A food plan for corporate agribusiness

A National Food Plan, but not for us

A version of this article first appeared in the Coffs Coast Advocate on Saturday 20th July, 2012

On 17th July, the Federal Government released its green paper for a National Food Plan. This is the next step in the development of Australia’s first-ever national food policy. The first was the release, in June 2011, of an Issues Paper, followed by a two-month period of consultation and invite-only roundtable discussions. The green paper will also be followed by a two-month period of public consultation, and I’ll provide the relevant link at the end of the article.

During the first phase of public consultation, 279 written submissions were received from Australians, many of them from ordinary members of the public, and from community groups and small farmers. One of them was Graham Brookman, CEO of a permaculture farm (foodforest.com.au) in Hillier, SA, which produces 160 varieties of fruits, nuts and vegetables.


The Food Forest is a family farm, run by Graham, his wife Annemarie, and their two children. The family’s aim is to ‘ demonstrate how an ordinary family, with a typical Australian income, can grow its own food and create a productive and diverse landscape’.

Graham took the trouble to write 13 pages in his submission to the National Food Plan consultation. He pointed out that ‘the dogma that internatioanl free trade will solve food insecurity has been proven to be faulty over centuries, billions continue to starve while others die of obesity in a world with relatively free movement of food’.

This would seem to be a simple statement of facts. Close to half the world’s population is malnourished in one form or another, either because they have inadequate intake of key micronutrients, or excessive intake of the wrong types of (highly processed) foods. Free trade, vigorously pursued by Australia and many other countries for the past few decades, has not resolved these issues; indeed there is a good argument that it has made them worse.

But in the green paper, the Federal Government has shown, to quote a(n) (in)famous lady, that ‘it’s not for turning’ when it comes to free trade. On the contrary, it’s full steam ahead on the trade liberalisation agenda, and we can expect increasing amounts of food imports. The Government wants your opinion on free trade – but only for suggestions on how Australia can export more, not whether the free trade agenda itself might require further thought.

Then Graham pointed out that the impacts of climate change, peak oil and geopolitical instability mean that ‘the whole food system needs rethinking and massive effort needs to go into rebuilding the skills of our agricultural producers such that the nation can remain domestically food-secure’.  To the free trade dogma, Graham adds the ‘free market dogma [which] has given Australia the duopoly of Woolworths and Coles who have driven farmers from the land by reducing profit margins for producers to miniscule levels and requiring them to use every technical device available to maximise yields.’ Broccoli crops in the Adelaide Hills, he points out, are ‘sprayed with biocides approximately 30 times to meet the cosmetic standards of the supermarkets.’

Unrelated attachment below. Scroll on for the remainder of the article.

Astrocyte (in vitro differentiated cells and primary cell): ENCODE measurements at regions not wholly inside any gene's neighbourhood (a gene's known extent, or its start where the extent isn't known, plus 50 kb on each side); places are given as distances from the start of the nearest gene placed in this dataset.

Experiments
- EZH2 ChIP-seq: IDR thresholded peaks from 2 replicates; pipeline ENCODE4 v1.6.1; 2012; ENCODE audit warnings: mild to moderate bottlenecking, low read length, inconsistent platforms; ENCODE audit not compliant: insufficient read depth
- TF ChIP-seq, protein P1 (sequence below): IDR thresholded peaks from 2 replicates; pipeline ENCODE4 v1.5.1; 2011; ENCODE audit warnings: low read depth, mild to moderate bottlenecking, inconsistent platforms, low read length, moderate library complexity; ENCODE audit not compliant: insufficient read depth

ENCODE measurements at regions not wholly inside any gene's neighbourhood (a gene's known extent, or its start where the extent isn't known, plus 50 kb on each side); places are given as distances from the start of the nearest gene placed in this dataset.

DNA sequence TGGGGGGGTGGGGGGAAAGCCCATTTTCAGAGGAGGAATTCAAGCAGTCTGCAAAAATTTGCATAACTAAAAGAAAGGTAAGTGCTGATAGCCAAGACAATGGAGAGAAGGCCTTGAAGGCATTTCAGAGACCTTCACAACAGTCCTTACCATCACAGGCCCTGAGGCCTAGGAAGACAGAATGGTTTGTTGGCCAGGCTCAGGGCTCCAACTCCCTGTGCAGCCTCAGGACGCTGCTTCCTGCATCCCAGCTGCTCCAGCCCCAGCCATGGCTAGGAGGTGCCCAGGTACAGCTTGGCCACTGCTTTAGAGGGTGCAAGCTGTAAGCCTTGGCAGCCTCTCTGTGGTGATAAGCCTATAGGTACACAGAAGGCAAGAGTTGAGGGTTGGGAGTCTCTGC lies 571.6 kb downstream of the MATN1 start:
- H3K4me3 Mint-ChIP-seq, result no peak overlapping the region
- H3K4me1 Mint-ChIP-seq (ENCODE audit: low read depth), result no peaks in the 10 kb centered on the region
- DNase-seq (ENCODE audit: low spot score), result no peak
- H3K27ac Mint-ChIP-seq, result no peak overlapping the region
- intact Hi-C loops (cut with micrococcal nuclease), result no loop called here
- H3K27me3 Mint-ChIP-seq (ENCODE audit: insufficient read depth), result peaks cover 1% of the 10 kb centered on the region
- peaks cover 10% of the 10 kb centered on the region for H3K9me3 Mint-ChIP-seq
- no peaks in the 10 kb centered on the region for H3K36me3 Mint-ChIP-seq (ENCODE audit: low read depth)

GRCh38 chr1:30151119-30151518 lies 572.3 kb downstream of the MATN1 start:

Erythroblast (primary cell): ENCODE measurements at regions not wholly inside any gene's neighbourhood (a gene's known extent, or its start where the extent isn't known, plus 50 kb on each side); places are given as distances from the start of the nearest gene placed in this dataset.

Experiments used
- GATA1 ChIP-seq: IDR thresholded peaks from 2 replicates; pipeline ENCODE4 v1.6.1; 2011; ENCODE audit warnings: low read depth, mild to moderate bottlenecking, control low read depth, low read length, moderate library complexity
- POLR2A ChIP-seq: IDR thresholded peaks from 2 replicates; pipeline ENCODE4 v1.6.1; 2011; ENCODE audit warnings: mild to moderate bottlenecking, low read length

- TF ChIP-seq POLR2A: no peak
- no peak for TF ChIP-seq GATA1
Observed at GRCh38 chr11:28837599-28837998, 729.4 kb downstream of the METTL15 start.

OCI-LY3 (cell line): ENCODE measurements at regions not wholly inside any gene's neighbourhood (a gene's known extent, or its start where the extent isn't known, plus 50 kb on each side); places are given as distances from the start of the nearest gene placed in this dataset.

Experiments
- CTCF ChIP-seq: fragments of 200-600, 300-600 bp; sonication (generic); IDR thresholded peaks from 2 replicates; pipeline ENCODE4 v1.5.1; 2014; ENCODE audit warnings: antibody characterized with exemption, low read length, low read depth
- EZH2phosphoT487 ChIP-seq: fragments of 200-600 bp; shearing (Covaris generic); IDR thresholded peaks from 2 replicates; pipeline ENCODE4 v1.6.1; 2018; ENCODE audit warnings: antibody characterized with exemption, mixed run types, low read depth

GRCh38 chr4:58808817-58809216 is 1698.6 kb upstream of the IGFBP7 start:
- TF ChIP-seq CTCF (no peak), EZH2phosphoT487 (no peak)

But Graham and the Government are inhabiting parallel universes, it seems. According to the green paper, Australia ‘has a strong, safe and stable food system’ and ‘Australians enjoy high levels of food security’; our food industry is ‘resilient and flexible’ and we ‘have one of the best food systems in the world’. A key plank of our national food strategy should be about us becoming ‘the food bowl of Asia’, in the Prime Minister’s words. This is a frankly preposterous example of wishful thinking, given that even on the most optimistic scenarios, Australia would supply food for no more than 1% of Asia’s 3.5 billion people.

So it’s no surprise that Graham, on reading the green paper, wrote to tell me that, ‘in terms of a sustainable food future for Australia there is virtually nothing in the ‘national food plan’ or its structure that is acceptable’.

There’s a simple reason for this: the ‘National Food Plan’ is actually a Plan for corporate agri-business and retailers, not ordinary people. If we want a food plan that meets our needs, we’ll have to work on it ourselves.


If you want to read the green paper and tell the Government what you think about it, follow this link: http://www.daff.gov.au/nationalfoodplan/process-to-develop/green-paper.

Update: 8th November 2013

Following the election of the conservative Liberal-National Coalition, led by Tony Abbott, there is considerable doubt about the future of the National Food Plan. Apparently the new administration is not that happy with it, and the proposed Australian Council on Food has already been abandoned. This is not to suggest that we are likely to see a change of tack on free trade or any other aspects of the big corporate agenda. On the contrary, we are likely to see an intensification of that agenda, via the so-called ‘Northern Foodbowl Plan’, of which more in a later post.


One thought on “A food plan for corporate agribusiness”

Comments are closed.